Despite record inflation and a plunging stock market, the rebound in luxury spending seen in 2021 has continued into 2022, according to recent reports from Bain and Bank of America (BOA).
In 2021, U.S. luxury spending surged 47 percent higher than pre-COVID 2019 levels, according to Bank of America Corp. (BAC) aggregated U.S. credit and debit card data.
Luxury gains last year were attributed to “revenge spending” or pent-up demand following lockdowns. Luxury was also a key category for splurging while eating out, entertainment and travel faced restrictions. Wealthier Americans also enjoyed soaring stock and home prices.
For 2022, luxury spending is up 14 percent through April, with growth accelerating to 26 percent for higher-income spenders and slowing to five percent for lower-income earners, according to BOA.
“Higher-income consumer demand for luxury is accelerating, which we attribute to reopening and more purchase occasions (return of weddings, galas, holidays, etc.),” said BOA in the report it compiled entitled, “U.S. Luxury: Calm In The Eye Of A Storm.”
BOA added, “The popular view is that the luxury goods sector has meaningfully benefited from a wallet share shift away from experiences and tourism into ‘things,’ and that as the market returned to normal post- COVID, this would shift back and negatively impact the future growth potential of durable goods categories (like luxury). However, in the BAC U.S. card data, we see that durable spending is still elevated on a three-year basis, significantly outpacing services spending despite services recovering on a YOY (year-over-year) basis in light of an easy comp with last year.”
BOA found that while overall luxury demand this year remained solid, lower-income consumer spending on luxury has turned negative (down 9 percent year-over-year in April, after being down 3 percent in 1Q22). The higher-income cohort, however, is outperforming (up 21 percent in April after being up 28 percent in the first quarter).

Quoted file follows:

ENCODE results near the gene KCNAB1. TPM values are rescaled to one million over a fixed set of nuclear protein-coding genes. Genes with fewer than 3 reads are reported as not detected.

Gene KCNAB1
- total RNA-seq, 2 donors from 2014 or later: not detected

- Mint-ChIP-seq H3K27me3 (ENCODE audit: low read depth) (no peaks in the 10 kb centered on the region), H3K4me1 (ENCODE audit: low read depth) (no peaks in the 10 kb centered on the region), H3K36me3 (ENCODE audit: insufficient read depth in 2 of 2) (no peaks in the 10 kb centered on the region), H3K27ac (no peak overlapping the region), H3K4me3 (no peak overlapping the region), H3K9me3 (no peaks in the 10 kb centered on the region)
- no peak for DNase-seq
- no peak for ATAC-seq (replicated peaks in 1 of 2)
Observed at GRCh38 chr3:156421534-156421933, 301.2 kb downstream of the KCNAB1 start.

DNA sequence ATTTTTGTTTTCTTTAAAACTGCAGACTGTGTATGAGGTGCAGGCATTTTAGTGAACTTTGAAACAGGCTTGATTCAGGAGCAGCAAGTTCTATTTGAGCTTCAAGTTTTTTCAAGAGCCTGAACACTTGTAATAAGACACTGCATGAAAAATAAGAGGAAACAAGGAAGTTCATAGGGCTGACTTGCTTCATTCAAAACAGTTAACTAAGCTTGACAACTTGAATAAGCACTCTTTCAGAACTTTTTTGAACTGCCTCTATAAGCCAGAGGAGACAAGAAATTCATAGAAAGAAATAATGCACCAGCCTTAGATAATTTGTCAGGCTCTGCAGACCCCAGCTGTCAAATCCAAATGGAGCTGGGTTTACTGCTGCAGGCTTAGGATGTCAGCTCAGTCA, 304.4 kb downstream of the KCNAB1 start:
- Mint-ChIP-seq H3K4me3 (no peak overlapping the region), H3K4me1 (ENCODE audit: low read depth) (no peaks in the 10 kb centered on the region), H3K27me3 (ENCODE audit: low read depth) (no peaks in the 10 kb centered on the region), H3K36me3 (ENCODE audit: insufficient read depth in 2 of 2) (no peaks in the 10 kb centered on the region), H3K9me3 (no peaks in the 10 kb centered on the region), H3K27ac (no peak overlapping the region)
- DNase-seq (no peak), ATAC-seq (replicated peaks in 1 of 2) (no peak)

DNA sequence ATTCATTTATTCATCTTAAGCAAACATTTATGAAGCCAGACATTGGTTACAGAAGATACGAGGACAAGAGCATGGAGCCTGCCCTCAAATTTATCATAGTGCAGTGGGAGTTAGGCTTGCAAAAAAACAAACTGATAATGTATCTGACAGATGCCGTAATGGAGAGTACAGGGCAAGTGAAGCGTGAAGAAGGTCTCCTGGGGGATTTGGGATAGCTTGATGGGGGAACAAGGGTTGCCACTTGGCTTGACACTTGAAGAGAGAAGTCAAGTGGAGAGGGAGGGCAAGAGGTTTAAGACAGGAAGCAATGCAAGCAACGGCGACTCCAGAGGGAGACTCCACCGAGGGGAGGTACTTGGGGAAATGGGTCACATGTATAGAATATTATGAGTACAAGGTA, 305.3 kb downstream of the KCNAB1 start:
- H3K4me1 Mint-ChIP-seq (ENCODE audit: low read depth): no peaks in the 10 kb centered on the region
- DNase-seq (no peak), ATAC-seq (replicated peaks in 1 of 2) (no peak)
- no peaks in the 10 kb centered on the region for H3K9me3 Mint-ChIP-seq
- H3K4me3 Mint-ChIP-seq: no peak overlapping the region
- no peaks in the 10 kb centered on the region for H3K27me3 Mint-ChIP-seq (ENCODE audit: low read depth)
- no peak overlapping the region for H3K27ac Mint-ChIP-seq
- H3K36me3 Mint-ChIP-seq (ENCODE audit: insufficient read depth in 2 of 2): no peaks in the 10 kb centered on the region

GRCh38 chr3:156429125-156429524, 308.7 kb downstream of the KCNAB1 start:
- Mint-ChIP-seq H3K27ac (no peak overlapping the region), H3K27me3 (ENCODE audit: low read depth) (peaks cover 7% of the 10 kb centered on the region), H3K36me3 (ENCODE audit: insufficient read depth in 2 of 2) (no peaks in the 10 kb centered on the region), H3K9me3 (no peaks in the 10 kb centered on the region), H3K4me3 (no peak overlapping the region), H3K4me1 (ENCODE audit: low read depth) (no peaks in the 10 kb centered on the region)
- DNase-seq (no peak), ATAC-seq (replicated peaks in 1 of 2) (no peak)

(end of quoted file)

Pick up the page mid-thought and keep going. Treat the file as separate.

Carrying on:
BOA also noted that in addition to solid local demand in the U.S., consumers are also driving the recovery in European tourism luxury spending. According to Planet data, VAT receipts on European luxury products purchased by Americans were up 27 percent versus 2019, or 4000 percent year-over-year.
In June, Bain raised its 2022 global outlook for luxury due to healthy double-digit global growth in the first quarter, despite weakness in China tied to lockdowns. According to the consultancy, the personal luxury goods market grew from 17 percent to 19 percent at current exchange rates and between 13 percent and 15 percent on a currency-neutral basis. The gains were led by the U.S. and Europe.
Bain said Europe’s luxury sales are on the path to recovering to 2019 levels one year before expectations, “thanks to booming local demand driven by a fierce ‘back to normal’ attitude and a rebound in intraregional tourism.”
The impact of the Russia/Ukraine conflict has so far been restricted to local markets in Europe.
The U.S. luxury marketplace is “experiencing unprecedented growth as luxury brands have unleashed the real power of diversity and inclusion, discovering the true potential of the entire American customer base,” according to Bain’s report.
In China, strong momentum was seen during the Chinese New Year and through March, but luxury spending was challenged by COVID-related lockdowns and restrictions, which proved to be “much more significant” than the nation’s 2020 policies. Bain added that “local consumer appetite remained strong and could potentially lead the country to recover between late 2022 to early 2023.”
Bain also called the increasing impact on luxury spending from South Korea. Bain wrote in its report, “The country has increased its size and cultural relevance, replacing tourist spending with local demand. Winning brands successfully reinvented their business model in the country to cater to growing local demand and influence.”
Meanwhile, the latest “Saks Luxury Pulse” survey found that higher-income consumers continue to spend on luxury goods despite record inflation and a plunging stock market.
According to the survey of over 2,100 U.S. consumers fielded between May 24-27:
- 76 percent of respondents with an income of $200,000 or more plan to purchase the same or more luxury goods in the next three months than they did in the past three months.
- When asked where they would spend an extra $500, respondents with an income of $200,000 or more said they would spend first on vacation and leisure travel (38 percent), followed by shoes, accessories and handbags (29 percent).
Marc Metrick, Saks’ CEO, said, “The luxury customer remains highly engaged with fashion.”
Photo courtesy Filson, London